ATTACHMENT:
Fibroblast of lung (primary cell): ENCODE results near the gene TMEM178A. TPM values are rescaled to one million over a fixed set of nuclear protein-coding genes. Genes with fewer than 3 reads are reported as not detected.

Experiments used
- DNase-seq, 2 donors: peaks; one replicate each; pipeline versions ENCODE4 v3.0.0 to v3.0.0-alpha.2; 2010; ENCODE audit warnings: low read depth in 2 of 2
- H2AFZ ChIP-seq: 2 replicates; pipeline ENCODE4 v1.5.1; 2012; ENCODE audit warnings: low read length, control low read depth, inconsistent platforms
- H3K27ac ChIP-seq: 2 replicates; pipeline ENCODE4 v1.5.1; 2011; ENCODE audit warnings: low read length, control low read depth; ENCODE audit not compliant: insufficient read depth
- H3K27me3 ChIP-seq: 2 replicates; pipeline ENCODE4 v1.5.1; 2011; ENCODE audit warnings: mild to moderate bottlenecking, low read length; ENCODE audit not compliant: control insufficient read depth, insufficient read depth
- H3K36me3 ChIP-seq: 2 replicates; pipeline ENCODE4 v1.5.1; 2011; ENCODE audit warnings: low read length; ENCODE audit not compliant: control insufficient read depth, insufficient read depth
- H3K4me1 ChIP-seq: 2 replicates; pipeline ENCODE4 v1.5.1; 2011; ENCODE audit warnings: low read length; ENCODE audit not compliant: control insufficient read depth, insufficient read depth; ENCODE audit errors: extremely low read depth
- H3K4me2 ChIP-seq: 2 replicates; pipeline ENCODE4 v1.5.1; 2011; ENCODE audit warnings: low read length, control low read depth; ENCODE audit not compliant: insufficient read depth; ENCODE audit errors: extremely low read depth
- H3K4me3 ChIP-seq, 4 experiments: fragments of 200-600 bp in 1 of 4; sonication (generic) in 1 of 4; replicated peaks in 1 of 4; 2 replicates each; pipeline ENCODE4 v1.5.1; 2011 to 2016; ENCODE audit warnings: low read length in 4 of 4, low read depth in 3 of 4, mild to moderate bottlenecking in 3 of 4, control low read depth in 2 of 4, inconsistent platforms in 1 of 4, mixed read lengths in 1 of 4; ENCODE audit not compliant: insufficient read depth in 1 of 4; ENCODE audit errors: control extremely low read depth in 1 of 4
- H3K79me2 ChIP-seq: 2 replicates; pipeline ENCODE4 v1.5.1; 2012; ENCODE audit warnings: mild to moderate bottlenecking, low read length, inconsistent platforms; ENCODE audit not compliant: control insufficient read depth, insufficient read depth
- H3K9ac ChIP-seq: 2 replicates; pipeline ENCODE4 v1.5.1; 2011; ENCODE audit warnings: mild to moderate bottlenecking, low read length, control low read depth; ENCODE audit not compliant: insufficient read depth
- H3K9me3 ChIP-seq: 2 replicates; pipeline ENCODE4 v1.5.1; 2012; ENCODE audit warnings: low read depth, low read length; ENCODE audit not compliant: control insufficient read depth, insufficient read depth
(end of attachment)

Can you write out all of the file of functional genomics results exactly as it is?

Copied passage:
Fibroblast of lung (primary cell): ENCODE results near the gene TMEM178A. TPM values are rescaled to one million over a fixed set of nuclear protein-coding genes. Genes with fewer than 3 reads are reported as not detected.

Experiments used
- DNase-seq, 2 donors: peaks; one replicate each; pipeline versions ENCODE4 v3.0.0 to v3.0.0-alpha.2; 2010; ENCODE audit warnings: low read depth in 2 of 2
- H2AFZ ChIP-seq: 2 replicates; pipeline ENCODE4 v1.5.1; 2012; ENCODE audit warnings: low read length, control low read depth, inconsistent platforms
- H3K27ac ChIP-seq: 2 replicates; pipeline ENCODE4 v1.5.1; 2011; ENCODE audit warnings: low read length, control low read depth; ENCODE audit not compliant: insufficient read depth
- H3K27me3 ChIP-seq: 2 replicates; pipeline ENCODE4 v1.5.1; 2011; ENCODE audit warnings: mild to moderate bottlenecking, low read length; ENCODE audit not compliant: control insufficient read depth, insufficient read depth
- H3K36me3 ChIP-seq: 2 replicates; pipeline ENCODE4 v1.5.1; 2011; ENCODE audit warnings: low read length; ENCODE audit not compliant: control insufficient read depth, insufficient read depth
- H3K4me1 ChIP-seq: 2 replicates; pipeline ENCODE4 v1.5.1; 2011; ENCODE audit warnings: low read length; ENCODE audit not compliant: control insufficient read depth, insufficient read depth; ENCODE audit errors: extremely low read depth
- H3K4me2 ChIP-seq: 2 replicates; pipeline ENCODE4 v1.5.1; 2011; ENCODE audit warnings: low read length, control low read depth; ENCODE audit not compliant: insufficient read depth; ENCODE audit errors: extremely low read depth
- H3K4me3 ChIP-seq, 4 experiments: fragments of 200-600 bp in 1 of 4; sonication (generic) in 1 of 4; replicated peaks in 1 of 4; 2 replicates each; pipeline ENCODE4 v1.5.1; 2011 to 2016; ENCODE audit warnings: low read length in 4 of 4, low read depth in 3 of 4, mild to moderate bottlenecking in 3 of 4, control low read depth in 2 of 4, inconsistent platforms in 1 of 4, mixed read lengths in 1 of 4; ENCODE audit not compliant: insufficient read depth in 1 of 4; ENCODE audit errors: control extremely low read depth in 1 of 4
- H3K79me2 ChIP-seq: 2 replicates; pipeline ENCODE4 v1.5.1; 2012; ENCODE audit warnings: mild to moderate bottlenecking, low read length, inconsistent platforms; ENCODE audit not compliant: control insufficient read depth, insufficient read depth
- H3K9ac ChIP-seq: 2 replicates; pipeline ENCODE4 v1.5.1; 2011; ENCODE audit warnings: mild to moderate bottlenecking, low read length, control low read depth; ENCODE audit not compliant: insufficient read depth
- H3K9me3 ChIP-seq: 2 replicates; pipeline ENCODE4 v1.5.1; 2012; ENCODE audit warnings: low read depth, low read length; ENCODE audit not compliant: control insufficient read depth, insufficient read depth